6.Judiciary, which is one of the three important pillars of our democracy, is the final interpreter of the Constitution and laws. It must help maintain social order by swiftly and effectively dealing with those on the wrong side of the law. As an upholder of the Rule of Law and enforcer of the right to liberty, the role of the Judiciary is sacrosanct. The faith and confidence people have in the Judiciary must be always maintained. For justice to have meaning for the people, it must be accessible, affordable and quick.

Ladies and Gentlemen:

7.Access to justice for the poorest of the poor would ensure ‘Justice for all’. It is worth recollecting here what Mahatma Gandhi had once said which I quote: "My notion of democracy is that under it the weakest shall have the same opportunities as the strongest” (unquote). Given the circumstances of our developing country, our judiciary has enlarged the scope of justice. For the enforcement of fundamental rights, the Supreme Court through judicial innovation and activism has expanded the common law principle of ‘locus standi’. It has been made possible for courts to permit anyone with sufficient interest and actingbona fide to maintain an action for judicial redress, and to activate the judicial process. In the support of rights, courts have found a post card or newspaper article to be material enough to set-off judicial action. This has helped to bring justice closer to the common man.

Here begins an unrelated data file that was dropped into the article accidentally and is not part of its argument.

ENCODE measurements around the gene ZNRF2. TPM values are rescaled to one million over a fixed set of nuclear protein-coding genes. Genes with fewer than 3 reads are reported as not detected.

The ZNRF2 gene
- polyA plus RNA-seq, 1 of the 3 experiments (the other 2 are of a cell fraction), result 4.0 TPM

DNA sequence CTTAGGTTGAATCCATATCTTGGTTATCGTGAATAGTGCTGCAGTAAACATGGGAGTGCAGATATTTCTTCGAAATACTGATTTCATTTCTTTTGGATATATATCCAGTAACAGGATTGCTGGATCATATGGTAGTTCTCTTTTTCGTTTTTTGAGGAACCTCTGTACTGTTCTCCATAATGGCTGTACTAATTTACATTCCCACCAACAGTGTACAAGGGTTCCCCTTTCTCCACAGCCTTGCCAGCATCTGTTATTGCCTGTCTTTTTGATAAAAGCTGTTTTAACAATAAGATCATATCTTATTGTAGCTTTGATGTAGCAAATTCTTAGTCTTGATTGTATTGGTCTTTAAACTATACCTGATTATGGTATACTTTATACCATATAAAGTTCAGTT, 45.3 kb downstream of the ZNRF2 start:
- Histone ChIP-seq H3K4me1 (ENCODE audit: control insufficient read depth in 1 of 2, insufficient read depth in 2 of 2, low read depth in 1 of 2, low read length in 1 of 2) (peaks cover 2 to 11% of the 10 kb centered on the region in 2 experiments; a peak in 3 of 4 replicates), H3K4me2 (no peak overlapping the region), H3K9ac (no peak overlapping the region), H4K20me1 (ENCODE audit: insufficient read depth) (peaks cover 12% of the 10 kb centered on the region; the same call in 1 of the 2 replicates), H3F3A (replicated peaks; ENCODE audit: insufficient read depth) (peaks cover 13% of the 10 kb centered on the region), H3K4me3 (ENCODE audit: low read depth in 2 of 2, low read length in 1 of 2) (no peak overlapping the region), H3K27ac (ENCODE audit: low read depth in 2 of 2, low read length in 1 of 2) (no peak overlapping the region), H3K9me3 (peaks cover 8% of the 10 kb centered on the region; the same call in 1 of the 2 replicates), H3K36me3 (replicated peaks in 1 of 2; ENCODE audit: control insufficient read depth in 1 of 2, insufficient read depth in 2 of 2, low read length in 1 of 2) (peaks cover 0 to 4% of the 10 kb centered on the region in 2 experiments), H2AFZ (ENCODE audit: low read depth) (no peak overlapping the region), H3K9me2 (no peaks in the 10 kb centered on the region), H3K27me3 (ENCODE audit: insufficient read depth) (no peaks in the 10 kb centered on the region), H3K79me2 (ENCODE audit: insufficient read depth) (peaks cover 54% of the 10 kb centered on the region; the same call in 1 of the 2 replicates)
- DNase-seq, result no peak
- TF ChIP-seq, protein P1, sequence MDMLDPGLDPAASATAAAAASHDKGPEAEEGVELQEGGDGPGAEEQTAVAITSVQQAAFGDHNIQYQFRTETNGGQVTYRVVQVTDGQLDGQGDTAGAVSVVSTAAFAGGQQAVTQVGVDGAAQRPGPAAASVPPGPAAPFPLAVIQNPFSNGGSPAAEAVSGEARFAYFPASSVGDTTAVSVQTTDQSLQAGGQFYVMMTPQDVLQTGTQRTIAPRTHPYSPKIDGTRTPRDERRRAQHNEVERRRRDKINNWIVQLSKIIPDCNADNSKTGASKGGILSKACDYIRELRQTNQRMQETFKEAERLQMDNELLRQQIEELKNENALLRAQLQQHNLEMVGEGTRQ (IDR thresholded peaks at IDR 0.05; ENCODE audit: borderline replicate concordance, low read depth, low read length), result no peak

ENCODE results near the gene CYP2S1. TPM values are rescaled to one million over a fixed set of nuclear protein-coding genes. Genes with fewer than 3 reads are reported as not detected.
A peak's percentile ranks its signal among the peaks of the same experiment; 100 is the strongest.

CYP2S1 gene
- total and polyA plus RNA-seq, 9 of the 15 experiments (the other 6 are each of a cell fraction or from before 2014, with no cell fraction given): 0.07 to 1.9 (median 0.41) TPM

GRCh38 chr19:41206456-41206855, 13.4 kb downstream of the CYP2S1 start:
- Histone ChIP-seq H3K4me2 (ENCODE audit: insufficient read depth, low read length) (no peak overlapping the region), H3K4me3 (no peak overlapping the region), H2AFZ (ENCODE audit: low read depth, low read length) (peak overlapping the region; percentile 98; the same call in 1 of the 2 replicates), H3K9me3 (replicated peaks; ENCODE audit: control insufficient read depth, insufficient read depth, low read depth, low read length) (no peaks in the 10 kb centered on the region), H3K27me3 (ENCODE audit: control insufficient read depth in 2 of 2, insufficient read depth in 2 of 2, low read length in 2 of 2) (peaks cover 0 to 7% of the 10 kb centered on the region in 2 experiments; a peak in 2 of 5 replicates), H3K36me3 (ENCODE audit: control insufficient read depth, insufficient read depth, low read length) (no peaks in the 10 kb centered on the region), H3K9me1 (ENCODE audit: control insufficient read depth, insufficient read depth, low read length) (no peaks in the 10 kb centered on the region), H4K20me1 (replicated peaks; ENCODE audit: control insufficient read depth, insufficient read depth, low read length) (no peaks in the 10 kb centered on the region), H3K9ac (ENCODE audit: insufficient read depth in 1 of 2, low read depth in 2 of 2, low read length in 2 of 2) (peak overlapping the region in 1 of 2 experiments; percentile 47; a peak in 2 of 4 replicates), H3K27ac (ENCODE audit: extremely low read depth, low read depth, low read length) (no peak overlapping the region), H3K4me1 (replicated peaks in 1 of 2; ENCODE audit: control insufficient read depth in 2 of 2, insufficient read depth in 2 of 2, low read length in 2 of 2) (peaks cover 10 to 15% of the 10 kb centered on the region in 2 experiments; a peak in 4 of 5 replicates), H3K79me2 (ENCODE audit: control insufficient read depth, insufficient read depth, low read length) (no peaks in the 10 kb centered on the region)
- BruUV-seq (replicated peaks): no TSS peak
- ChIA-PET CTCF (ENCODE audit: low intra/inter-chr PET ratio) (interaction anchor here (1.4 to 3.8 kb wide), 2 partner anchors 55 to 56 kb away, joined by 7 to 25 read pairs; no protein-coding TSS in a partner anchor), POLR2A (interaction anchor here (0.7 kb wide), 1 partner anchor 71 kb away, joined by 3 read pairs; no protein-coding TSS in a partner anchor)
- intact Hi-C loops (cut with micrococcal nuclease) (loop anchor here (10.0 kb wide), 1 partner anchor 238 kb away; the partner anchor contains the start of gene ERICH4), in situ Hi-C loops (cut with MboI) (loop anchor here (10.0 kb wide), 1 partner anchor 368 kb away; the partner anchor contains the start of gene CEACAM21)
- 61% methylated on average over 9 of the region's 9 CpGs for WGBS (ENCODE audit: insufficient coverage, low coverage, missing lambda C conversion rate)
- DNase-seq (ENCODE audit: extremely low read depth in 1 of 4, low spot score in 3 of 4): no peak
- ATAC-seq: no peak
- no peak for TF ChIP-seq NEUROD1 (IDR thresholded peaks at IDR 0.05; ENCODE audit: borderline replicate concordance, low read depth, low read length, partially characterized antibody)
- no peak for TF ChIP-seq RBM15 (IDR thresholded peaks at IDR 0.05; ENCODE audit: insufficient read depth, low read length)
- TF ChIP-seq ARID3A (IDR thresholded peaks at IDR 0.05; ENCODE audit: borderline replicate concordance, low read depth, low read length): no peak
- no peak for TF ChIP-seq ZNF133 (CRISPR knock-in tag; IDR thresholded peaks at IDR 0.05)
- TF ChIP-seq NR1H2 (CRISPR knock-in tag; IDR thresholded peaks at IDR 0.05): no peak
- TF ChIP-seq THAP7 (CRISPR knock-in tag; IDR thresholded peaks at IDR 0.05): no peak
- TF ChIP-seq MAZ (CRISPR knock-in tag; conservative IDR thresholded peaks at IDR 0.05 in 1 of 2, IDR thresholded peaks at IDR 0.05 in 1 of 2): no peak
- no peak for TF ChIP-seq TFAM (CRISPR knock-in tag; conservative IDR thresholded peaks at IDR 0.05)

8.At the same time, judicial activism should not lead to the dilution of separation of powers. Each organ of our democracy must function within its own sphere and must not take over what is assigned to the others. In the exercise of powers by the legislature and executive, it is subject to judicial review. However in the exercise of powers by the judiciary, the only check possible is self-imposed discipline and self-restraint by the judiciary. The balance of power between the three organs of the state is enshrined in our Constitution. The Constitution is supreme. The equilibrium in the exercise of authority must be maintained at all times.

Ladies and Gentlemen:

9.An affordable judicial system is a must for a country having many citizens at the bottom of the socio-economic pyramid. Article 39A of the Constitution provides that: "The State shall ensure that the operation of the legal system promotes justice, on a basis of equal opportunity, and shall in particular, provide free legal aid, by suitable legislation or schemes in any other way, to ensure opportunities for securing justice are not denied by reason of economic or other disabilities”. Voluntary efforts by all concerned are required to make this provision a reality. Greater efforts are necessary towards legal literacy. Instilling positive values in our young lawyers is vital. The Legal Services Authorities Act was enacted in 1987 to give a statutory base to uniform legal aid programmes throughout the country. Successive Chief Justices of India have played key role in enforcing the Act. Provision of free legal service to the weaker sections would provide a strong impetus to the cause of ‘Justice for all’.